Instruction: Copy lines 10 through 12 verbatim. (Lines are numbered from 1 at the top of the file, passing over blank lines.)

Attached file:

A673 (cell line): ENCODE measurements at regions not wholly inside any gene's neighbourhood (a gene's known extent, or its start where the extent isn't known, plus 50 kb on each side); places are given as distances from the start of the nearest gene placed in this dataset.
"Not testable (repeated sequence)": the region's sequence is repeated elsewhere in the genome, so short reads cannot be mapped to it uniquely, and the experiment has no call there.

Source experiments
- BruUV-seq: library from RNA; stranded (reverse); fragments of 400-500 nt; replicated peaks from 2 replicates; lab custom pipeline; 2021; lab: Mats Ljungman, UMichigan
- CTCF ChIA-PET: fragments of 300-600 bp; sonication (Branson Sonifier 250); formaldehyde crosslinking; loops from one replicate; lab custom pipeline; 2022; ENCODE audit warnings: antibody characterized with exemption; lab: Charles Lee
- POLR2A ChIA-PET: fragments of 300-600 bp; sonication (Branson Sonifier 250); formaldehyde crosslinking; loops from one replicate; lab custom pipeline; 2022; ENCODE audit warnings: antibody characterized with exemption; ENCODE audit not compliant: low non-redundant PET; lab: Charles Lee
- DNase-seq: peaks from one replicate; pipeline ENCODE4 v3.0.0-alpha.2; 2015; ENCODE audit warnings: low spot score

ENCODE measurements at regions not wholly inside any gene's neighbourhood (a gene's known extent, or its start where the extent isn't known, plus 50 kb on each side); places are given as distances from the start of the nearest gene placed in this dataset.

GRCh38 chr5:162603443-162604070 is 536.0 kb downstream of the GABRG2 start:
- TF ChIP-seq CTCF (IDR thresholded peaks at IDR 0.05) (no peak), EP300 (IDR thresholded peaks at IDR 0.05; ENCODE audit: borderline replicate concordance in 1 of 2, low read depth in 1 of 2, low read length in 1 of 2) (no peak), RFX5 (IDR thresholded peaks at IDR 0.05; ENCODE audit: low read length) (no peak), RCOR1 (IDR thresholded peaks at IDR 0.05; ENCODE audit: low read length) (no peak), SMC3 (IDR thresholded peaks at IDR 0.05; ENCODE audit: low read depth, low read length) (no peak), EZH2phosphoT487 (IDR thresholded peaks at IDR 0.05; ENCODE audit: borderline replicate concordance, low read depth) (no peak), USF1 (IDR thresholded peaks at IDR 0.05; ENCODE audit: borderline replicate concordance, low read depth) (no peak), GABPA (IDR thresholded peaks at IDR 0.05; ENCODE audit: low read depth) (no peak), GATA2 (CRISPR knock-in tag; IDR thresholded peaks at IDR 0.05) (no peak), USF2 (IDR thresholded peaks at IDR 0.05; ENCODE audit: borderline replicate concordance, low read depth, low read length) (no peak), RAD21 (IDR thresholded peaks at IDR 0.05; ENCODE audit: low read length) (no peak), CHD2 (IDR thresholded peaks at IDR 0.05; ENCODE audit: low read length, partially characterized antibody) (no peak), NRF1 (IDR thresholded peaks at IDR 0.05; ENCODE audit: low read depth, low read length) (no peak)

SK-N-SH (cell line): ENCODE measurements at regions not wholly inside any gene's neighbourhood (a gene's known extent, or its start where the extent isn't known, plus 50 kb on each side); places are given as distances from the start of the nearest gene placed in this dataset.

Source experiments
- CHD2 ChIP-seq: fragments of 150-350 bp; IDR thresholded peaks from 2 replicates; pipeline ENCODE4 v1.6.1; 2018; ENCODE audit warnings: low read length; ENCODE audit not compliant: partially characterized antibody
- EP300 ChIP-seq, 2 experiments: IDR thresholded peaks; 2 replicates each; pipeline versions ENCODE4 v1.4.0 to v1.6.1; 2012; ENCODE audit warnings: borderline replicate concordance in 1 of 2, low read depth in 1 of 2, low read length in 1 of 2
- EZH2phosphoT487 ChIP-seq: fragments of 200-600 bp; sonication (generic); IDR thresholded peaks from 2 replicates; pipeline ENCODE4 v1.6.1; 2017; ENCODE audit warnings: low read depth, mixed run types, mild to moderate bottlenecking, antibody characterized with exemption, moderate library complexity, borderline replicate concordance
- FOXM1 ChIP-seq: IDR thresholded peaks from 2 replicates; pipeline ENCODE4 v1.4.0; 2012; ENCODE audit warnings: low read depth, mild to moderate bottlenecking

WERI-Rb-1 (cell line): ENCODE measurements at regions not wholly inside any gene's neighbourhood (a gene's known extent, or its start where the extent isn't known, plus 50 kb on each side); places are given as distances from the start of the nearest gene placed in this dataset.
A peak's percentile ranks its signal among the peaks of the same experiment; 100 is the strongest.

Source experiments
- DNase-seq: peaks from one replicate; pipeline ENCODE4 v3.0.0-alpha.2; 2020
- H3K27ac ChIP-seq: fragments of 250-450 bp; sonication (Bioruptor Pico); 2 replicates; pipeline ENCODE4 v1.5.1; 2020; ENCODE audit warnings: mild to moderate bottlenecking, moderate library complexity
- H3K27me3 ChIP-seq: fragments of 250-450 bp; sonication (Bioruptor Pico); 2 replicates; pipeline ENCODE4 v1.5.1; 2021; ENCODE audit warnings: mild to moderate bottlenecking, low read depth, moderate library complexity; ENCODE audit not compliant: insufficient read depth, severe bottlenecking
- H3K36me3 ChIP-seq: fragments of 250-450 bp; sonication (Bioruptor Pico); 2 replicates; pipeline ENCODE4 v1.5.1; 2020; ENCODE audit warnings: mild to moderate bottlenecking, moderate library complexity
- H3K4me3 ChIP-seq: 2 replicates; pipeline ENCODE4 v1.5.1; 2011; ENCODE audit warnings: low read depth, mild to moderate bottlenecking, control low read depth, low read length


- TF ChIP-seq CTCF (IDR thresholded peaks at IDR 0.05) (no peak), EP300 (IDR thresholded peaks at IDR 0.05; ENCODE audit: borderline replicate concordance in 1 of 2, low read depth in 1 of 2, low read length in 1 of 2) (no peak), RFX5 (IDR thresholded peaks at IDR 0.05; ENCODE audit: low read length) (no peak), RCOR1 (IDR thresholded peaks at IDR 0.05; ENCODE audit: low read length) (no peak), SMC3 (IDR thresholded peaks at IDR 0.05; ENCODE audit: low read depth, low read length) (no peak), EZH2phosphoT487 (IDR thresholded peaks at IDR 0.05; ENCODE audit: borderline replicate concordance, low read depth) (no peak), USF1 (IDR thresholded peaks at IDR 0.05; ENCODE audit: borderline replicate concordance, low read depth) (no peak), GABPA (IDR thresholded peaks at IDR 0.05; ENCODE audit: low read depth) (no peak), GATA2 (CRISPR knock-in tag; IDR thresholded peaks at IDR 0.05) (no peak), USF2 (IDR thresholded peaks at IDR 0.05; ENCODE audit: borderline replicate concordance, low read depth, low read length) (no peak), RAD21 (IDR thresholded peaks at IDR 0.05; ENCODE audit: low read length) (no peak), CHD2 (IDR thresholded peaks at IDR 0.05; ENCODE audit: low read length, partially characterized antibody) (no peak), NRF1 (IDR thresholded peaks at IDR 0.05; ENCODE audit: low read depth, low read length) (no peak)

SK-N-SH (cell line): ENCODE measurements at regions not wholly inside any gene's neighbourhood (a gene's known extent, or its start where the extent isn't known, plus 50 kb on each side); places are given as distances from the start of the nearest gene placed in this dataset.

Source experiments